Mpofu Vows Unconditional Sale of Marange Rough

140 95 Rapaport News

RAPAPORT… Zimbabwe’s mines minister Obert Mpofu told the Kimberley Process plenary on Monday that his country will export its diamonds regardless of the outcome of the governing body’s discussions underway in Jerusalem this week.

“Zimbabwe will immediately proceed with the sale of all stockpiled diamonds and continue with the sale of all diamonds mined in Zimbabwe on an ongoing basis, with no conditions,” Mpofu said.

The minister criticized the lack of recommendations offered  by a recent Kimberley Process review mission in relation to exporting Zimbabwe’s stockpile of diamonds mined at the Marange  between November 2009 and May 28, 2010. The Kimberley Process allowed limited sales of Marange diamonds mined after May,  in July and August, but had placed a hold on the sale of rough  mined prior to May 28.  

Mpofu stressed that Zimbabwe refused to be drawn into a debate over whether or not Zimbabwe should export its current production and stockpile.

The Kimberley Process review team, which visited Zimbabwe in August, finalized its report on Friday just in time for the plenary meeting this week. 

The , obtained by Rapaport News, recommended that Zimbabwe’s planned sale of existing rough stockpile should depend upon the progress made in regard to the implementation of the joint working plan. The review mission was of the opinion that the working group should consider the sale of rough. The compliance report reiterated though that the Kimberley Process monitor to Zimbabwe should inspect Marange goods before a legal sale of those stones can take place.

The report made extensive recommendations, which encompassed Zimbabwe’s need for technical assistance, the identification of resource areas, the identification of potential investors, the recognition of small miners, issues relating to licensing and control systems, and the establishment of  adequate security infrastructure.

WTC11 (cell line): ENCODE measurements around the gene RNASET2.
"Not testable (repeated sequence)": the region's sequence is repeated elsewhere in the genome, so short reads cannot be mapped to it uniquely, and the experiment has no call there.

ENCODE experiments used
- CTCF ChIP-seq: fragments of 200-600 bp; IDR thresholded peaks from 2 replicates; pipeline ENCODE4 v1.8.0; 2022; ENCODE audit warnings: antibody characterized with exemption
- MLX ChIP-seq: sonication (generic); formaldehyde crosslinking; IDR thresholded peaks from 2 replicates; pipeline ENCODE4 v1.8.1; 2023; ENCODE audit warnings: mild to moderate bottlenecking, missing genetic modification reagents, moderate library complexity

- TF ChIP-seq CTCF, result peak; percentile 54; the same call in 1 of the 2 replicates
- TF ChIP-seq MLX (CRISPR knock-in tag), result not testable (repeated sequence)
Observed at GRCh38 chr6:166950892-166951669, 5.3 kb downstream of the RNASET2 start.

The report also went into detail on how rough diamond sales must demonstrate trickle-up benefits to the state treasury and the local communities where the diamonds are mined.

But the report also noted that there was some diamond smuggling by certain factions of the security forces. The review team itself also at one point had to requested assitance from Mpofu after they were prevented from continuing an  investigation at the Marange.

Kimberley Process chairman Boaz Hirsch, who is leading the plenary, dismissed Mpofu’s threat to sell outside of the process framework as political. “I’m not bothered by rhetoric, I’m bothered by action,” Hirsch told journalists at the meeting. “Our challenge is to meet joint positions, not make declarations.”

Hirsch noted that many issues have to be considered regarding Zimbabwe, including the compliance of the two operating concessions of Mbada Diamonds and Canadile Resources, and the new concession coming on stream operated by Anjin, a China-based company. In addition, the conditions outside of these fenced diamond mining areas need to be considered, he explained. Human Rights Watch reported an ongoing military presence in this area adding that soldiers harass and intimidate the local community and that human rights abuses are still occurring.

Representatives from civil society said they were disappointed at the tone of Mpofu’s message and noted that some key content was missing from his speech. Most significant was his apparent dismissal of adopting a civil society coalition to monitor conditions at Marange, which had been a selling point for civil society to allow limited exports in the third quarter.

Hirsch warned that the price of an impasse on Zimbabwe,  as was the case in June during the Tel Aviv intersessional meeting, would be too costly, and that it was vital that the Kimberley Process chart a course  to bring Zimbabwe into compliance.

He added that he hoped the plenary wouldn’t be dominated by Zimbabwe either, as the organization had other important issues to discuss, including industry activity from western Africa and some administrative procedures that he was hoping to implement.

* Pictured: Zimbabwe Mines Minister Obert Mpofu (right) with delegates at the Kimberley Process plenary meeting in Jerusalem, including Israel Diamond Manufacturers Association chairman Moti Ganz (left).

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